November highlights include: Lifeline Canberra announced it would be able to hold its popular bookfair once again, the historic Canadian Flagpole at Regatta Point was removed due to serious public safety concerns and a family helps their son living with autism to get his own business off the ground.
As a vibrant, 19-year-old Canberra man living with Autism Spectrum Disorder, Paddy has never lacked the skills to have a meaningful career, but he has lacked the opportunity. That’s why, with the help of his parents Pete and Sarah, newly minted entrepreneur Paddy has started his very own laundry service – Paddy’s PickUp. Paddy’s PickUp services a football team, a doctor’s surgery and a chiropractor, picking up gowns, towels and the like and is looking for more clients to add to his growing list. In tow with his support worker, Paddy takes his laundry bag and an iPad to each job to communicate with his clients.
The historic Canadian Flagpole at Lake Burley Griffin came down in November due to “serious” public safety concerns, with a detour in place around Regatta Point for anyone making their way around Lake Burley Griffin. The National Capital Authority (NCA) said it is conducting final inspections on the flagpole, a single green spar of a Douglas Fir tree, with the view to felling it as soon as possible to ensure public safety. An exclusion zone is in place around the flagpole, and the public exhibition at Regatta Point is closed. Anyone doing the bridge-to-bridge circuit will need to walk behind the National Capital Exhibition and Regatta Point through Commonwealth Park before re-joining the lake path. The Canadian Flagpole weighs close to seven tonnes and stands at nearly 40 metres high.
COVID-19 may have taken one Lifeline Canberra Bookfair away from us during 2020, but it’s not getting a second. The iconic event came back on the Southside from 10-13 December, after the charity had to cancel its July event due to pandemic restrictions. The event will be held over four days, rather than its usual three, with the hope of drawing a crowd of 10,000 socially-distanced people. It will be held at Tuggeranong Southern Cross Stadium, across the two separate arenas that can hold up to 500 people each. In place of its regular mid-year bookfair, Lifeline Canberra opened a permanent shopping space, Book Lovers Lane, at the Niche Markets within the Fyshwick Fresh Food Markets during July.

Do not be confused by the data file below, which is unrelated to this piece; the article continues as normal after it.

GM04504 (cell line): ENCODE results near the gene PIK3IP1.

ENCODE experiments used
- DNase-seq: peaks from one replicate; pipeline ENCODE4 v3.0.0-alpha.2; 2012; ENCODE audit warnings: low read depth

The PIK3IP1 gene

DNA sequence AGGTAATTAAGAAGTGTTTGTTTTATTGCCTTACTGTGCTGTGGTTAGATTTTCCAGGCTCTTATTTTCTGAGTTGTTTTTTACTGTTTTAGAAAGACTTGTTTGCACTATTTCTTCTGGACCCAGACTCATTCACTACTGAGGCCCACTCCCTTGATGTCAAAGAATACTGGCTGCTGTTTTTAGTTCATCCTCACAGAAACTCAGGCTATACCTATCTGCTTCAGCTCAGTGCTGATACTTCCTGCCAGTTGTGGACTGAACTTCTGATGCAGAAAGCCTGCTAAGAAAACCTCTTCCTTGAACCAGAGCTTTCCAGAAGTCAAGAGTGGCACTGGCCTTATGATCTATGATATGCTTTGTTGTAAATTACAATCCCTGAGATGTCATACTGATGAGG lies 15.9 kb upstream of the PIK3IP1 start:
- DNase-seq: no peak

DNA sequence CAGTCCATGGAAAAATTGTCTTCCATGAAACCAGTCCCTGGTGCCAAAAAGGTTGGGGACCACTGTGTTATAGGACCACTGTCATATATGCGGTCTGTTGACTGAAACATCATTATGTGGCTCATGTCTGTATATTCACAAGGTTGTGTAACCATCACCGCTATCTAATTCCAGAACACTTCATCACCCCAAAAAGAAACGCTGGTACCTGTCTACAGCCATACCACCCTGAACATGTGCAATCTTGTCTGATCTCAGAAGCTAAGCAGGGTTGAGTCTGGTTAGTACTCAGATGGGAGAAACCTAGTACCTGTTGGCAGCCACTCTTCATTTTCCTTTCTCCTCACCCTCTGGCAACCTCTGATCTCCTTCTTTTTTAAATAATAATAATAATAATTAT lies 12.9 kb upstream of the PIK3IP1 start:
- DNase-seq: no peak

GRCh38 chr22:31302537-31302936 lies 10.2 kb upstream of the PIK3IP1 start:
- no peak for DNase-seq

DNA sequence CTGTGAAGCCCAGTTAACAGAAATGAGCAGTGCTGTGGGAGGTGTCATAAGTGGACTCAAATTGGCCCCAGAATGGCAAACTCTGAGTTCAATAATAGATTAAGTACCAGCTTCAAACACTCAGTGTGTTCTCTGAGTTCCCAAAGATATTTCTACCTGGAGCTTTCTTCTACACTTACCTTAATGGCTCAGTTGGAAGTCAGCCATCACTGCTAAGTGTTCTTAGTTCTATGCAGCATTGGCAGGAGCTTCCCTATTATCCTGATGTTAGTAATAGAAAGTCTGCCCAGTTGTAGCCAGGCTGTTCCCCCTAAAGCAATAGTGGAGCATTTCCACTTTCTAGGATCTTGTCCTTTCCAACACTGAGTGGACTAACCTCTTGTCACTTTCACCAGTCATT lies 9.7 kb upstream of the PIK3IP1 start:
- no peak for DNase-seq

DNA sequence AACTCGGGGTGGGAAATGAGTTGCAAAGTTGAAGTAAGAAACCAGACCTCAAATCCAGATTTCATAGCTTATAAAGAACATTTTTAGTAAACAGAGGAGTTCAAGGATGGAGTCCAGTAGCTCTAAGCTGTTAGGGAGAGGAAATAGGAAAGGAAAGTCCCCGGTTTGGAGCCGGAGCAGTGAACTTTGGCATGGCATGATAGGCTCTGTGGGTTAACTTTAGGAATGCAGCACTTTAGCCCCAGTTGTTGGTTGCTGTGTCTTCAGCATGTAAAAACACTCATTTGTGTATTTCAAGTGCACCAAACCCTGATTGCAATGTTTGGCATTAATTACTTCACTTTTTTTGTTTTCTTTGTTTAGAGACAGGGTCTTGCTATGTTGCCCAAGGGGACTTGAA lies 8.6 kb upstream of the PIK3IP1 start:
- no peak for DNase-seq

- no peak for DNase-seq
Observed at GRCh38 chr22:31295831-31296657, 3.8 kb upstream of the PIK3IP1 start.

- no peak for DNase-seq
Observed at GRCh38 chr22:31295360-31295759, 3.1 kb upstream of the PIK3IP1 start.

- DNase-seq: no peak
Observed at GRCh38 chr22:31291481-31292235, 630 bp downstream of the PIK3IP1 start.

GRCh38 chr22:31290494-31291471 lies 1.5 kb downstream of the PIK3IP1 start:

One of the great State of Origin upsets is complete after Queensland stunned NSW 20-14 in an epic decider at Suncorp Stadium in Brisbane on Wednesday 18 November. Dubbed the ‘worst Queensland team in 40 years’ by some in the media, the Maroons proved the critics wrong with a typically stirring performance in front of the world’s largest sporting crowd since COVID struck, 49,155. After being knocked out early in Game II, Cameron Munster was the star for Queensland and was rightly awarded the Wally Lewis Medal as the man of the series. Canberra Raiders’ favourite, Josh Papalii, also played a major role in the Maroon’s historic victory.